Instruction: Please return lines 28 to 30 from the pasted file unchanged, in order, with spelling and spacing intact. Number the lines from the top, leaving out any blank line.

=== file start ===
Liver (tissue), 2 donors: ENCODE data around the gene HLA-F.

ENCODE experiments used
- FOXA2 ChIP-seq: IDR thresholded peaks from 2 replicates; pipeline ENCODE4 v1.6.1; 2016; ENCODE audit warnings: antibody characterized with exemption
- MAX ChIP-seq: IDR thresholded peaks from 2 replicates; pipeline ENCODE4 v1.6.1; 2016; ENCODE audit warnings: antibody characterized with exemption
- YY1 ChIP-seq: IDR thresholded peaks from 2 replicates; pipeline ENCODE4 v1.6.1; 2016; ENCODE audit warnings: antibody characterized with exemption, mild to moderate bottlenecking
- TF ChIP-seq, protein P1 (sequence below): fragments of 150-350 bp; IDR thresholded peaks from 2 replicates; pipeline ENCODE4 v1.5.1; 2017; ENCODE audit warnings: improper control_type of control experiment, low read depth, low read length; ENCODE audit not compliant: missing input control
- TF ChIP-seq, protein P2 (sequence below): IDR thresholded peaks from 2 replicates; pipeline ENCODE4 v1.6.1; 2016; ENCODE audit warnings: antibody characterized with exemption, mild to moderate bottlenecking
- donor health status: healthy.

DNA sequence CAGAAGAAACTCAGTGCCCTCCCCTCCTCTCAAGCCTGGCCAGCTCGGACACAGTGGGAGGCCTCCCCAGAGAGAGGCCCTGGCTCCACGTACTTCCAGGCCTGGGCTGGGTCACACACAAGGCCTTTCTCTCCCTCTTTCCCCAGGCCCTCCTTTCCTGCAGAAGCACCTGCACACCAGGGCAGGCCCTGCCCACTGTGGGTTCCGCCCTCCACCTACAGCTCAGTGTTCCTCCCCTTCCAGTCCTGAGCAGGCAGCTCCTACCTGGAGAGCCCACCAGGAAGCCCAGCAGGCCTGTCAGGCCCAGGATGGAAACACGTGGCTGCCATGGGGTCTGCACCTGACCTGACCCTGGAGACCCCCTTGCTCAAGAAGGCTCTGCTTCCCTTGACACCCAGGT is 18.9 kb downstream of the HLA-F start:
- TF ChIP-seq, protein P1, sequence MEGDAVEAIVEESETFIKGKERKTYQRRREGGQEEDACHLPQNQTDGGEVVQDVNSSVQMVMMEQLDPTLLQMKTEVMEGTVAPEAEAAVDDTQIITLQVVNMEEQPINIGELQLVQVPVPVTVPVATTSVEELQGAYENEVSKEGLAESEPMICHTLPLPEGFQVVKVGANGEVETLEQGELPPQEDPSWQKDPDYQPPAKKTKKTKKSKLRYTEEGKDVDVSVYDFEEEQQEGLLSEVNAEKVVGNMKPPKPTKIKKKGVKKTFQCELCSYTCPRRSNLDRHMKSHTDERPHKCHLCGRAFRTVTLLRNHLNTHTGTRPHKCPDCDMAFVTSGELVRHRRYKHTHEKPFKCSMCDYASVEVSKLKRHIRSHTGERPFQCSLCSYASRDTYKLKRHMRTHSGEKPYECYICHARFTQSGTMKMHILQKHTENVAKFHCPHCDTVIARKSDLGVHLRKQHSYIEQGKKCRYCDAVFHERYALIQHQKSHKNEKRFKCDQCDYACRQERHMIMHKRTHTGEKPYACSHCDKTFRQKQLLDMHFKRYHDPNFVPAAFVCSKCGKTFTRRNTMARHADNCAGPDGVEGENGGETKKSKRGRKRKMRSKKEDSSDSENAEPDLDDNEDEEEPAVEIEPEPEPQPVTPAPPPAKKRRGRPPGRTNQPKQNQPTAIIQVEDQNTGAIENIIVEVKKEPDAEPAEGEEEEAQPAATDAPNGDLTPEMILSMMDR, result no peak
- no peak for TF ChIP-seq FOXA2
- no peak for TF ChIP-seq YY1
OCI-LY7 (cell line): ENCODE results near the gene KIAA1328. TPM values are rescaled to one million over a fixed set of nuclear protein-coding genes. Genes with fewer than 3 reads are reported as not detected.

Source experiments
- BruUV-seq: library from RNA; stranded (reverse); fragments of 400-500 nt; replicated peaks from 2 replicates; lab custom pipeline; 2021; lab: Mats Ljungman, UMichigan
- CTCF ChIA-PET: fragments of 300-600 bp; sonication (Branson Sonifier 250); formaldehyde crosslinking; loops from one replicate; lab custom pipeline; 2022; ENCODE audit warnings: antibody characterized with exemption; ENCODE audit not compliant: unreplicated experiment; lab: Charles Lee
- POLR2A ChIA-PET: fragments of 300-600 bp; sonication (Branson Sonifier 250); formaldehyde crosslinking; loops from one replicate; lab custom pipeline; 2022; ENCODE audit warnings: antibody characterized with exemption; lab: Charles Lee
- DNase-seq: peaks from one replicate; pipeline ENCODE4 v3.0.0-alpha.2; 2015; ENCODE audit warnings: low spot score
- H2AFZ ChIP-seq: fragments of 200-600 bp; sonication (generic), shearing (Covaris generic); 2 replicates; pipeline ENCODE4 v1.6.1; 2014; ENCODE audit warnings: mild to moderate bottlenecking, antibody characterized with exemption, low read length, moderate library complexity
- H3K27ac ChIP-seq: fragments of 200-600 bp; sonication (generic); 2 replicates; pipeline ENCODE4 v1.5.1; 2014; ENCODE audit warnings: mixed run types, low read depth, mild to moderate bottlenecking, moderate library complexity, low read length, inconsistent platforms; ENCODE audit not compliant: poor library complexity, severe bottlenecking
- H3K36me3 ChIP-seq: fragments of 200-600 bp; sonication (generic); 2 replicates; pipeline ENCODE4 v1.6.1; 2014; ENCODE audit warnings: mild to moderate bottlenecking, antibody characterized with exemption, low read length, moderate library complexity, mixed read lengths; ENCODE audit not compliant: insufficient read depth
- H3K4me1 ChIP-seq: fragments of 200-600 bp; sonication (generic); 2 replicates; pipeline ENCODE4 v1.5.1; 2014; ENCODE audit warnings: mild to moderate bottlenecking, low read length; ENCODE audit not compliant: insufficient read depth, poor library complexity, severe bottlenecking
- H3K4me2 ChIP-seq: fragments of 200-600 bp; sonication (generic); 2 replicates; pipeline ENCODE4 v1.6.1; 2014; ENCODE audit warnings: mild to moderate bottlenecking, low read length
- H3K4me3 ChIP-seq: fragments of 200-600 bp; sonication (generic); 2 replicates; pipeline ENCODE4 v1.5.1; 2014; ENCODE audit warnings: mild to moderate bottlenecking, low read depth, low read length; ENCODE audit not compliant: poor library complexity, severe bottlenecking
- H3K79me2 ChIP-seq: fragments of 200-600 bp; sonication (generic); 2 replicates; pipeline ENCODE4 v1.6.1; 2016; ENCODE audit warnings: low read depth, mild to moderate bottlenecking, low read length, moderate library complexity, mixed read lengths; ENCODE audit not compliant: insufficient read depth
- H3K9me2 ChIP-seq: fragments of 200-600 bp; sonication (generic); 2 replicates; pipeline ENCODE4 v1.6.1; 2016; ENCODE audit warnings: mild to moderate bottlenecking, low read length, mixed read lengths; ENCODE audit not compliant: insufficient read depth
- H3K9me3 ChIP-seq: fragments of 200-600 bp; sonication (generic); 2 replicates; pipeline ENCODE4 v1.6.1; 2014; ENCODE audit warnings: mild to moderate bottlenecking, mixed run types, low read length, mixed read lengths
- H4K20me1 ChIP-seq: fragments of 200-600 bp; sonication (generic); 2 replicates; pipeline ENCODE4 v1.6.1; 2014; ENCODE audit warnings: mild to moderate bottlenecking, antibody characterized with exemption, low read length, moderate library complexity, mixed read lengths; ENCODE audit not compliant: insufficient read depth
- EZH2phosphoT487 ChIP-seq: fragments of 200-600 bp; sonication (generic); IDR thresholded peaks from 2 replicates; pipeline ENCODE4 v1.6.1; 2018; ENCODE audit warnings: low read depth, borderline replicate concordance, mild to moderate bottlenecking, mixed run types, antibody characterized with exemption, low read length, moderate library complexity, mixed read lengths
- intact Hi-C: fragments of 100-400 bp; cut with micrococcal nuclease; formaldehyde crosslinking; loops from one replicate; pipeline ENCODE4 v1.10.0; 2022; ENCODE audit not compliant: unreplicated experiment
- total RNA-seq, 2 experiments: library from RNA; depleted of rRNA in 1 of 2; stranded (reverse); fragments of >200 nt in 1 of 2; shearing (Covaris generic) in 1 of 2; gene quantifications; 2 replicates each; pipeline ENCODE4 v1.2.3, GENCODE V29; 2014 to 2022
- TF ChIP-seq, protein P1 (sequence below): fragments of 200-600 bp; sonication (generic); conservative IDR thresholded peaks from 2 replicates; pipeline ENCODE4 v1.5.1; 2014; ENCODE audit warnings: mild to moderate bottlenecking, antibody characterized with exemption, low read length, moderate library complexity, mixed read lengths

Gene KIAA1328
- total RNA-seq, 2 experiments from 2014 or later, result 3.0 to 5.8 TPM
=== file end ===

- H4K20me1 ChIP-seq: fragments of 200-600 bp; sonication (generic); 2 replicates; pipeline ENCODE4 v1.6.1; 2014; ENCODE audit warnings: mild to moderate bottlenecking, antibody characterized with exemption, low read length, moderate library complexity, mixed read lengths; ENCODE audit not compliant: insufficient read depth
- EZH2phosphoT487 ChIP-seq: fragments of 200-600 bp; sonication (generic); IDR thresholded peaks from 2 replicates; pipeline ENCODE4 v1.6.1; 2018; ENCODE audit warnings: low read depth, borderline replicate concordance, mild to moderate bottlenecking, mixed run types, antibody characterized with exemption, low read length, moderate library complexity, mixed read lengths
- intact Hi-C: fragments of 100-400 bp; cut with micrococcal nuclease; formaldehyde crosslinking; loops from one replicate; pipeline ENCODE4 v1.10.0; 2022; ENCODE audit not compliant: unreplicated experiment